A devil's paintbrush come very late to the party. I've been awfully busy with carpentry since returning from Halifax, replacing windows, doors and rotten sills. My back has been in bad shape but hasn't prevented me from working—if I'm careful. Still no frost in Vermont. By this time last year we'd had three or four killing frosts. after rainfall—her toes among bobbing crab- apples 75 September 2oth The rains have been warm. The crab apples took to floating in the puddles after a good and drenching shower. leaping from the paper, a cricket's exclamation point! 76 September 23rd The best September days have only just now shown up. The breezes are cool and the sun is warm, but not hot. The humidity has gone out of the air. The hillsides are still green but the sap is going out of the leaves. They rattle and fall with each gust. doors and windows closed before nightfall— autumn 77 September 27th ~ Bottlecap A freshly baked loaf of bread for the evening's meal.
Because of border complications arising from Covid, I drove one of my three daughters to Halifax (rather than fly her)—and that was an 11 1/2 hour drive with no stops. If she had flown, she would have been forced to quarantine for 12 days at a hotel in Halifax, and there were no direct flights to Halifax from the US. So, living in Vermont, why not drive? I’d never driven much beyond Mount Desert Isle. The road in Vermont starts with White Pines, Maple, Birch, Oak, Poplar and as one drives across Maine, the deciduous trees gradually give way to evergreens until, by the time one is driving through New Brunswick, the forests are given almost fully over to evergreens—Red Spruce, Balsam Fir and Eastern Hemlock. The landscape smooths into a gradual, rolling, rising and falling with views of wooded expanses and sky. The bay of Fundy gleams to the south. Just past Moncton, the highway rounds the northern tip of the bay and heads south until it crosses a broad flat into Nova Scotia. There are half a dozen towering wind turbines that turn on the Nova Scotia side.
The video was taken behind the Nova Scotia visitor center.
After that, there was another two to three hours rolling through evergreen forests and fields before we landed in Halifax.
slowly through the wind-turbine's blades—the Milky Way 69 August 30th 2021
I always expect Canadian cities to be more European: That is, I expect a city that’s lived in rather than a 9 to 5 white collar business district; and a hope for a café culture that invites sidewalks filled with drink and conversation rather than the snarling of impatient automobiles and delivery trucks, but in the end Canadian cities are mostly like their North American counterparts in the US. Halifax does seem as though it’s going through a transition. While the old city center is filled with “For Lease” signs, is treeless, cold and uninviting, a new city center, Spring Garden Road, is being gussied up. The power lines, a tangled mess of wires draping nearly every street, strung from telephone poles that are bent with strain, some broken, are finally and properly being buried. Spring Garden street is being narrowed to make it a semi-pedestrian zone. They should simply make it a pedestrian zone and kick out the cars.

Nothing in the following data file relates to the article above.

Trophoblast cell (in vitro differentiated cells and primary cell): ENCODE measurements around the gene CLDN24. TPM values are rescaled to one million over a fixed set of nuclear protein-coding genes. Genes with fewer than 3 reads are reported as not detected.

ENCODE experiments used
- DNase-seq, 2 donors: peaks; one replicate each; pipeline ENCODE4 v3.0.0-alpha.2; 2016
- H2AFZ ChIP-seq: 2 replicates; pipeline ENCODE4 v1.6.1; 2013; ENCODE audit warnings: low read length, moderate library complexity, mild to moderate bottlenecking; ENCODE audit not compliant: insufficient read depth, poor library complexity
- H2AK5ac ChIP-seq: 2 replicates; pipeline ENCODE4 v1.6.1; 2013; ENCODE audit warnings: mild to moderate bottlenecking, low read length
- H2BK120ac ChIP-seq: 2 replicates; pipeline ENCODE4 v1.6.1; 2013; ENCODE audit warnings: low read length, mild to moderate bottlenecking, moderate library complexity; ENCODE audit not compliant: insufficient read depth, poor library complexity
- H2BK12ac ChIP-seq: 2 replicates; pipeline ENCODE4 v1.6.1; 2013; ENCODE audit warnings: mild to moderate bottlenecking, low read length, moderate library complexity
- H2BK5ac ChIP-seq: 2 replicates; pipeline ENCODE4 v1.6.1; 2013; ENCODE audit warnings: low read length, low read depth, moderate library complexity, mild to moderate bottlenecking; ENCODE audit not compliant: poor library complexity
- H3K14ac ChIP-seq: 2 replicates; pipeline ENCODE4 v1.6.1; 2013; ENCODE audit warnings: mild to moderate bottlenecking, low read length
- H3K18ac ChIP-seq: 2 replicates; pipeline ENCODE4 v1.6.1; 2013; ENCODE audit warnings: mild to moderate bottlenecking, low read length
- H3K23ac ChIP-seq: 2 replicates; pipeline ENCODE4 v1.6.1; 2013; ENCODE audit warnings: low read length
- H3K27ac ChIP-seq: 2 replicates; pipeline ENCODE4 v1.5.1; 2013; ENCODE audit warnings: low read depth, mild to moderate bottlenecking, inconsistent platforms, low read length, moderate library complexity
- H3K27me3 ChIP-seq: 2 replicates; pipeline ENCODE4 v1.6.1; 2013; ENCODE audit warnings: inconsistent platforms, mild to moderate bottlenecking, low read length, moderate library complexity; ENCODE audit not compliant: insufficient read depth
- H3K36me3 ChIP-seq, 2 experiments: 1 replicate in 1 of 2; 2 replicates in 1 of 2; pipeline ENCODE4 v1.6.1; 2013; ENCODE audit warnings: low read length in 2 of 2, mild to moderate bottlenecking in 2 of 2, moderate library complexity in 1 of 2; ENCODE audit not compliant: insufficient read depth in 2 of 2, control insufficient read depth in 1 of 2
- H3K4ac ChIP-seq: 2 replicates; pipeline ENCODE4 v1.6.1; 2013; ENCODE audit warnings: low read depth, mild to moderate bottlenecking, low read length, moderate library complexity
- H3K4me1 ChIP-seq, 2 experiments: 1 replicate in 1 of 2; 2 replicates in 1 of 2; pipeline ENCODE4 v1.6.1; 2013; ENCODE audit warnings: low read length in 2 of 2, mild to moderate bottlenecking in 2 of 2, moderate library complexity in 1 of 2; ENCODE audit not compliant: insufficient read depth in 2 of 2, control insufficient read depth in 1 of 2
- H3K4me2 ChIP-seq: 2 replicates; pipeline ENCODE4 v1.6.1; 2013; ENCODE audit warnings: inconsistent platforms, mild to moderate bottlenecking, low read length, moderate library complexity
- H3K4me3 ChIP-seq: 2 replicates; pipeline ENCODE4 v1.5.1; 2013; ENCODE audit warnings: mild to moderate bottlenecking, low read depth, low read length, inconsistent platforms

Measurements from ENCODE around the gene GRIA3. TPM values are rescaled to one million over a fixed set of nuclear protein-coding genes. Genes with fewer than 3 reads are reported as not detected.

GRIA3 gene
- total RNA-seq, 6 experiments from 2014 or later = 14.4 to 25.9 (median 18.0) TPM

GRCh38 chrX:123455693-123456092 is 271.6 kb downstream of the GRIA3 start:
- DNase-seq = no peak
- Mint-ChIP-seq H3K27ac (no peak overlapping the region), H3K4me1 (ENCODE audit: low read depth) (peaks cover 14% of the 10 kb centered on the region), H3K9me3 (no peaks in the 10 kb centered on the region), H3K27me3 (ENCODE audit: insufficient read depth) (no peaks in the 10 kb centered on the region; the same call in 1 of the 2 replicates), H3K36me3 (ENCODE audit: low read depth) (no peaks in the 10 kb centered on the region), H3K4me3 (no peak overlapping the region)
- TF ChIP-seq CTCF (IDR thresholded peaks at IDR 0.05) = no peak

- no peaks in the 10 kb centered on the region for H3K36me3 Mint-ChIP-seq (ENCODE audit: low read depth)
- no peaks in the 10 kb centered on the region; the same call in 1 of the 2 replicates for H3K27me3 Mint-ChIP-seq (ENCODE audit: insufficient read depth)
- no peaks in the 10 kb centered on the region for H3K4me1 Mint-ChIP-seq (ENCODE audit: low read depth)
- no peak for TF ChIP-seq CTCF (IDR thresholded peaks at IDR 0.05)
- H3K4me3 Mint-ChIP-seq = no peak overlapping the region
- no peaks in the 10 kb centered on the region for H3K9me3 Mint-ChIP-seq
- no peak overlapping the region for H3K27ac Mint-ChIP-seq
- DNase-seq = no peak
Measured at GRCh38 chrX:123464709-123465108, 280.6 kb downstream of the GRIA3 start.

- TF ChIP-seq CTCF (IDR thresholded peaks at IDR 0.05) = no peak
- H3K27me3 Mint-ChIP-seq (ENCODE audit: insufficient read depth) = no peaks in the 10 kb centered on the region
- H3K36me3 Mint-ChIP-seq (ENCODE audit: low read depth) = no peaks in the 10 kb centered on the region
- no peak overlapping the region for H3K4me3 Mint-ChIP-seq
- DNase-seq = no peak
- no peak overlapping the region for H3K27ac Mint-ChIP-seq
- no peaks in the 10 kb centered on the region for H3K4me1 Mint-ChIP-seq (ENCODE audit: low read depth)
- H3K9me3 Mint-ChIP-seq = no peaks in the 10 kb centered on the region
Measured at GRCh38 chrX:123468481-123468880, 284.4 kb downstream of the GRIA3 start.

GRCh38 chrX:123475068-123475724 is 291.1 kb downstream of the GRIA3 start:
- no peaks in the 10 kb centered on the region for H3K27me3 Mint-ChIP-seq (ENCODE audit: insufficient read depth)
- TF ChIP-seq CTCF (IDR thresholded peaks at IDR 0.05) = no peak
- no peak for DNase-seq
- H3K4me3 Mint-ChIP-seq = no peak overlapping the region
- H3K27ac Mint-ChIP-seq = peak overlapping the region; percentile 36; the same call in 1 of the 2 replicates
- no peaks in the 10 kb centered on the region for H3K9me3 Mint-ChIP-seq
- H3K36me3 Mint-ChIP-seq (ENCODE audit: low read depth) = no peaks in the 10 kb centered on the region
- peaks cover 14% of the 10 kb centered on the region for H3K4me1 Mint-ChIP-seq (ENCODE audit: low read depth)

wedged between the lovers' bicycles, the red, shiny tricycle 70 September 2nd 2021
We stayed four nights, then left our daughter and her green backpack at Dahlhausie. That was rough. The last two of my three daughters have left at the same time (though two years apart in age.) I live in a house without the sound of children or teenagers. I’ve always loved children and the sudden emptiness makes me question, all the more forcefully, what to do with the remainder of my life. In a sense, we live for our children while they’re with us; and when they leave some of us, I guess, aren’t quite sure what we’re living for.
cries of seagulls as the tide recedes—autumn answers 71 September 6th 2021
gleich hinter dem abgenutzten Mond—ein Coywolfs Schrei • I'm not sure if there's a translation, yet, for Coywolf in German, being that the word is a relatively new English language neologism. Frequently, Germans just adopt the English word. 75: 24 September 2020 | bottlecap
reading the letter, she's followed by September's leaves • There are certain species of English grammar, in the space of a haiku, that are difficult to reproduce in German (and vice-versa), so when I translated the original English version into German, I changed the haiku. Then I decided I liked the German haiku better and changed the English version. I guess that makes this a translation of the German original. Also, there's a pun on the German Blätter which, as in English and leaves, can also be read as the pages of a book. 73: September 14th 2020 | bottlecap